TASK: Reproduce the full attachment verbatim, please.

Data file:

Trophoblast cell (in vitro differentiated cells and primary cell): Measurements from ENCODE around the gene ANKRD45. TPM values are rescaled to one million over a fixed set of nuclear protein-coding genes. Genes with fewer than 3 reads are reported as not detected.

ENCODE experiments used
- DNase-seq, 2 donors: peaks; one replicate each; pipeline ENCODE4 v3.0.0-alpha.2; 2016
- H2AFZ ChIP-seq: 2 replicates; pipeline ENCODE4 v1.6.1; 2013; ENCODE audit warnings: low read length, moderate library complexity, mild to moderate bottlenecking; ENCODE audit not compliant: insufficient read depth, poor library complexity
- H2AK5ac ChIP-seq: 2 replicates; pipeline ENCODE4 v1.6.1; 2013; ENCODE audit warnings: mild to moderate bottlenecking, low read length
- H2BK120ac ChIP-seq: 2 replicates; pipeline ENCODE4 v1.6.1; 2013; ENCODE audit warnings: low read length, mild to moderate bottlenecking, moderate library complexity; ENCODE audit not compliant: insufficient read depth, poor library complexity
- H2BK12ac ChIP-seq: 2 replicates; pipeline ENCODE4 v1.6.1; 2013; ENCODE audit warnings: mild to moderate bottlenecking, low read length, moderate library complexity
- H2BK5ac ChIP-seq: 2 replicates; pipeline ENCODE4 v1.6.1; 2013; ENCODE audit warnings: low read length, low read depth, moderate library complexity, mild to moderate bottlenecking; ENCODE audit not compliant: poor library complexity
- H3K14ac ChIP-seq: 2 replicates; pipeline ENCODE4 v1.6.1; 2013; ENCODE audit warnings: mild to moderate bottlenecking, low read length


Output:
Trophoblast cell (in vitro differentiated cells and primary cell): Measurements from ENCODE around the gene ANKRD45. TPM values are rescaled to one million over a fixed set of nuclear protein-coding genes. Genes with fewer than 3 reads are reported as not detected.

ENCODE experiments used
- DNase-seq, 2 donors: peaks; one replicate each; pipeline ENCODE4 v3.0.0-alpha.2; 2016
- H2AFZ ChIP-seq: 2 replicates; pipeline ENCODE4 v1.6.1; 2013; ENCODE audit warnings: low read length, moderate library complexity, mild to moderate bottlenecking; ENCODE audit not compliant: insufficient read depth, poor library complexity
- H2AK5ac ChIP-seq: 2 replicates; pipeline ENCODE4 v1.6.1; 2013; ENCODE audit warnings: mild to moderate bottlenecking, low read length
- H2BK120ac ChIP-seq: 2 replicates; pipeline ENCODE4 v1.6.1; 2013; ENCODE audit warnings: low read length, mild to moderate bottlenecking, moderate library complexity; ENCODE audit not compliant: insufficient read depth, poor library complexity
- H2BK12ac ChIP-seq: 2 replicates; pipeline ENCODE4 v1.6.1; 2013; ENCODE audit warnings: mild to moderate bottlenecking, low read length, moderate library complexity
- H2BK5ac ChIP-seq: 2 replicates; pipeline ENCODE4 v1.6.1; 2013; ENCODE audit warnings: low read length, low read depth, moderate library complexity, mild to moderate bottlenecking; ENCODE audit not compliant: poor library complexity
- H3K14ac ChIP-seq: 2 replicates; pipeline ENCODE4 v1.6.1; 2013; ENCODE audit warnings: mild to moderate bottlenecking, low read length